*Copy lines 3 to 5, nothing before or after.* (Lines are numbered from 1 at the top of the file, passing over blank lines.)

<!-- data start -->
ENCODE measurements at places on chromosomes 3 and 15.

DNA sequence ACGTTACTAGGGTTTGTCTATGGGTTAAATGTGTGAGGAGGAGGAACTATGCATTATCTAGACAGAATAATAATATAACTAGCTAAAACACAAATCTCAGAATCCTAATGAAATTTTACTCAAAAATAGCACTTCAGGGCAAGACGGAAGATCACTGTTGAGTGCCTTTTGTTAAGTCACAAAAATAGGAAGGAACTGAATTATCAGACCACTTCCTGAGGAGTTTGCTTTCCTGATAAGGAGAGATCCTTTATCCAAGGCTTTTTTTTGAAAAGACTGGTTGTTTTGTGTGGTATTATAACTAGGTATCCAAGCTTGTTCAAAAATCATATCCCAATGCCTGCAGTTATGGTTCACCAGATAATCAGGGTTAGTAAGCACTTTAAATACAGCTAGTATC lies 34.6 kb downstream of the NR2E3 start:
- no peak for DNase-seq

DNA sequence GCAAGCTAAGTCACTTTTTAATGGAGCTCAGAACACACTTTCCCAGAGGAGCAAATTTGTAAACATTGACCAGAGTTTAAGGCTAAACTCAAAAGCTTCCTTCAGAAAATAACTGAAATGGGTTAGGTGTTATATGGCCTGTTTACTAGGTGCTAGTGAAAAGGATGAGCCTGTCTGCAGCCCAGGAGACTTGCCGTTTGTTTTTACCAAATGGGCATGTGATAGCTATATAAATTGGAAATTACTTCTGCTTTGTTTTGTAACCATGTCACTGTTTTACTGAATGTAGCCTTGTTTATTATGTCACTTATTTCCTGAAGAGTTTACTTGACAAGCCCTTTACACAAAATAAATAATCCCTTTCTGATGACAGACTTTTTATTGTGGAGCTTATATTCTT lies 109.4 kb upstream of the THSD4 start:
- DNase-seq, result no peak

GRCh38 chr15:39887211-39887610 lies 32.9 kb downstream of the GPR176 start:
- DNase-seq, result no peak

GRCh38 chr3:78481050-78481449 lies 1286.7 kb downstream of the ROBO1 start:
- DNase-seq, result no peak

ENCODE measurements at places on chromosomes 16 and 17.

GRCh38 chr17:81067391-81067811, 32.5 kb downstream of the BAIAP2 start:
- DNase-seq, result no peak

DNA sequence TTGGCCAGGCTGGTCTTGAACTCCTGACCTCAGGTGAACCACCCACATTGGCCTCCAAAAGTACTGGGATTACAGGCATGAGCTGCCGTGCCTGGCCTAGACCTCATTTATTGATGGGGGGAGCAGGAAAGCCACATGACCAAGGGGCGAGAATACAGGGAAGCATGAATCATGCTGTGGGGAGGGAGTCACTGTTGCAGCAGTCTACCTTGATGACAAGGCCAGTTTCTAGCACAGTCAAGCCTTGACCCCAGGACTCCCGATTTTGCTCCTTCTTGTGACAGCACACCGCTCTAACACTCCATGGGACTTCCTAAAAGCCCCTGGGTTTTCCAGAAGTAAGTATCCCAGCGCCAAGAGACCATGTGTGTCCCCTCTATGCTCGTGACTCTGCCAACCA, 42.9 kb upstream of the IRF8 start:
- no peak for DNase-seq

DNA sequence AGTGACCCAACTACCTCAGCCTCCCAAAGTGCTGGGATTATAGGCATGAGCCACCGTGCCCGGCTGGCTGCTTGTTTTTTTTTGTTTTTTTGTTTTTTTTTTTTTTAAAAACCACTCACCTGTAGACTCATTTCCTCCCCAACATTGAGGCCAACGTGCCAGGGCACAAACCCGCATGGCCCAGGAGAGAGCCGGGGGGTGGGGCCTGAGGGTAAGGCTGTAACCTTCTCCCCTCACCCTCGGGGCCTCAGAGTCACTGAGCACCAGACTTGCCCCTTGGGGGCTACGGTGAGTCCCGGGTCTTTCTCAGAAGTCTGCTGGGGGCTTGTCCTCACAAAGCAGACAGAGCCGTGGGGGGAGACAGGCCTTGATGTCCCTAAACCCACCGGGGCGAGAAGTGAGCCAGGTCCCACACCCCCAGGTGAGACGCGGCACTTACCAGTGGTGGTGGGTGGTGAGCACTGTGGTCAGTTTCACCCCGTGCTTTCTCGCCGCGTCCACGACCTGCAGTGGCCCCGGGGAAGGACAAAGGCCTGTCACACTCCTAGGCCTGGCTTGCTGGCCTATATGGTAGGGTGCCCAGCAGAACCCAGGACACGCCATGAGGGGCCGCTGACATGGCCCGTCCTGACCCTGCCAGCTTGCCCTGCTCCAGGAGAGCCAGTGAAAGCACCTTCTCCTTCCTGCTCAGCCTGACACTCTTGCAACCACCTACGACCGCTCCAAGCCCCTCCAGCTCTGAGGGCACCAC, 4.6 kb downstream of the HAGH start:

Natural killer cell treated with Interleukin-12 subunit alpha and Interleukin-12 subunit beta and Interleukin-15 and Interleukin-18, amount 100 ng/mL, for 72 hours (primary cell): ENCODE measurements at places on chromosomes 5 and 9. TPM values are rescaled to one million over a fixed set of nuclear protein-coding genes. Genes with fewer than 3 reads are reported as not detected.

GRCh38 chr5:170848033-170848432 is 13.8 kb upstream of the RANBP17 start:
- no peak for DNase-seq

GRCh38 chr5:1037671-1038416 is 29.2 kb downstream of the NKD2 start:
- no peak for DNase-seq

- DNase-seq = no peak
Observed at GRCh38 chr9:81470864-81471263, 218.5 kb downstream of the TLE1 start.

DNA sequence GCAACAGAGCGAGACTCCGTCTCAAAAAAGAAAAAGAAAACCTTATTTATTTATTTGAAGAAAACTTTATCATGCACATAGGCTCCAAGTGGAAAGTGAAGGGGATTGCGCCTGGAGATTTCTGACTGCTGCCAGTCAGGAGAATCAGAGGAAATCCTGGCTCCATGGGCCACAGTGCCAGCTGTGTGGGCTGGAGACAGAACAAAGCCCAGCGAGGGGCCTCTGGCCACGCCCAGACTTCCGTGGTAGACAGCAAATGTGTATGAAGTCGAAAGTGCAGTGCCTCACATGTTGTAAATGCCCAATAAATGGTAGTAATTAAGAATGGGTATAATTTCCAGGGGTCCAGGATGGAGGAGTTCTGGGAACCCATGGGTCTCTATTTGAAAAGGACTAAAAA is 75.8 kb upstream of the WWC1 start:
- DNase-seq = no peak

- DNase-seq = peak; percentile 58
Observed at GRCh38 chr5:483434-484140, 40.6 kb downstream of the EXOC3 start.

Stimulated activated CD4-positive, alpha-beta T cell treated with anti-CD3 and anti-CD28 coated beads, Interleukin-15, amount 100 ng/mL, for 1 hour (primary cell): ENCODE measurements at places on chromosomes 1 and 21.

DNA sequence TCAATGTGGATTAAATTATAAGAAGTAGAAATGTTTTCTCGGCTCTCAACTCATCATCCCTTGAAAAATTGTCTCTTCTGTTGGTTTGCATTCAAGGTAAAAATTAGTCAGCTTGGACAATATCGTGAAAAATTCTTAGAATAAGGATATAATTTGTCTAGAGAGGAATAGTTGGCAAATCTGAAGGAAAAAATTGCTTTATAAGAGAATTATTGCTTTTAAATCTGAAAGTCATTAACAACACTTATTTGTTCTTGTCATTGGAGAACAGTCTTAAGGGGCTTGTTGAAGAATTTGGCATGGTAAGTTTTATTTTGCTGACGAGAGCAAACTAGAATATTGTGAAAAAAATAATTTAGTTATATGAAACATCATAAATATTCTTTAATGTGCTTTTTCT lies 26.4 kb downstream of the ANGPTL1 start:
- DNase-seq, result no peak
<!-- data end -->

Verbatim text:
- no peak for DNase-seq

DNA sequence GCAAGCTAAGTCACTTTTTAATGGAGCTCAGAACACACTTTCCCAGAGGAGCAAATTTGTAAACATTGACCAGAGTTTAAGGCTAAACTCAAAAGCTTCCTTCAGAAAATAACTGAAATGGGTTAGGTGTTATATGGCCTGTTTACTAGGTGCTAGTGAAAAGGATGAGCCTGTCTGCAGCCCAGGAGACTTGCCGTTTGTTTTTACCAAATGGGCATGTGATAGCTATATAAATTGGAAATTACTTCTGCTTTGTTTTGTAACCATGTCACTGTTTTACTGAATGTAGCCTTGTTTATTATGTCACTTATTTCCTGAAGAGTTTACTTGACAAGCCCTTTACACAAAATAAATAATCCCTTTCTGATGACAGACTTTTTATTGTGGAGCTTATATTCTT lies 109.4 kb upstream of the THSD4 start:
- DNase-seq, result no peak